CA IDMS AM Creation without SQL DML


Article ID: 127999


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When compiling a COBOL program, it is possible for a CREATE ACCESS MODULE statement to yield different results in different CVs; it can work successfully in one and not in another. This can happen even if there is a single COBOL compile proc that all the programmers use, regardless of the target CV. .


This situation can arise in any CA IDMS environment where SQL is deployed. 


When a program has SQL statements only in the Data Division, an RCM (Relational Command Module) will not be produced by the pre-compiler. An RCM is only produced when a program contains SQL DML statements in the Procedure Division. That is the way it's designed to work. This makes sense because an RCM contains pre-optimized pseudo-code for executable SQL DML statements; that is it's sole purpose. So without any DML statements to pre-optimize, there is no reason to have an RCM.  

In some cases, clients may find that they have an older RCM in their DDLDML area from an earlier version of the same program (which did contain SQL DML in the Procedure division); or from another program by the same name  that contains SQL DML. The CREATE ACCESS MODULE statement has no way of knowing whether a particular RCM is the one intended to be included or not; if it finds an RCM by the appropriate name it will use it and will complete without error. To determine if that is the case, log on to the IDMS CV and task IDD, then enter these commands:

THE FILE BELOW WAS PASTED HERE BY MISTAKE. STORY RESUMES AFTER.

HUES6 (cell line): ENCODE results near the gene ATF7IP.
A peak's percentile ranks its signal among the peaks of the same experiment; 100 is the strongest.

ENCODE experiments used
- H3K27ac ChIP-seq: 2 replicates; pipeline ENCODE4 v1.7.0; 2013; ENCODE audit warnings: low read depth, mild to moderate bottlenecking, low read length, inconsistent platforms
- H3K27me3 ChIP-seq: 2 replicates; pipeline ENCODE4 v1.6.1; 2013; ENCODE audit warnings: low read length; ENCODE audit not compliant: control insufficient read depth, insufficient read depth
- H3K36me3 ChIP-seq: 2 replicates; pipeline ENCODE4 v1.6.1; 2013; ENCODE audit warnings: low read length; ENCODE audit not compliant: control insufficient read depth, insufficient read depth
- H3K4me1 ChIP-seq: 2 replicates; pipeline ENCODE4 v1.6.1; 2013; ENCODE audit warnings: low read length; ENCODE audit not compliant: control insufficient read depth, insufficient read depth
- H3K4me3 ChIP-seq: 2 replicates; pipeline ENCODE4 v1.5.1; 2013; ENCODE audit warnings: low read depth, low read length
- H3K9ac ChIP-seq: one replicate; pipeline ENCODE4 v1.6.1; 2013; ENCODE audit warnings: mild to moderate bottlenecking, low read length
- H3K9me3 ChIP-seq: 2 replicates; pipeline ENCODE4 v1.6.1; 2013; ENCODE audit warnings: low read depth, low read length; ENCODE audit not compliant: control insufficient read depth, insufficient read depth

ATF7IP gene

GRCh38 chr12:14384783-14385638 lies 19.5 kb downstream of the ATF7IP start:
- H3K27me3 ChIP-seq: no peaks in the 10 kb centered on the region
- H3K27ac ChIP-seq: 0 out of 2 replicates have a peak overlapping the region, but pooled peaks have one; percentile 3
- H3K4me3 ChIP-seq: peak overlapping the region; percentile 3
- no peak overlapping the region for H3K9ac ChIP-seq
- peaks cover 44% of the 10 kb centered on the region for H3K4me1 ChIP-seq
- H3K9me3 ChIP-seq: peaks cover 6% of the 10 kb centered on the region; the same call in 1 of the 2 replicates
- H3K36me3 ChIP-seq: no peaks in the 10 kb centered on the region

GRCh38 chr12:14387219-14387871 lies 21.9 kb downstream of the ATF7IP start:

SiGNON DICTNAME=<compile-dictionary>. 
DISPLAY LOAD MODULE <program-name>.
If this shows a load module with "Type is RCM", then check the timestamp. It will reveal whether this is from the most recent pre-compile or something older. 
If this occurs, go into IDD and issue these commands to delete the old RCM:
SiGNON DICTNAME=<compile-dictionary>. 
DELETE LOAD MODULE <program-name>.
Once the outdated RCM is deleted, the CREATE ACCESS MODULE will work as designed - it will fail because there is no RCM for this program.

Additional Information

For more information about developing SQL applications and the role that an RCM plays, see this documentation:
For the role the pre-compiler plays in creating an RCM, and options for naming the RCM, see this documentation:
For syntax and information about creating an Access Module, see this documentation: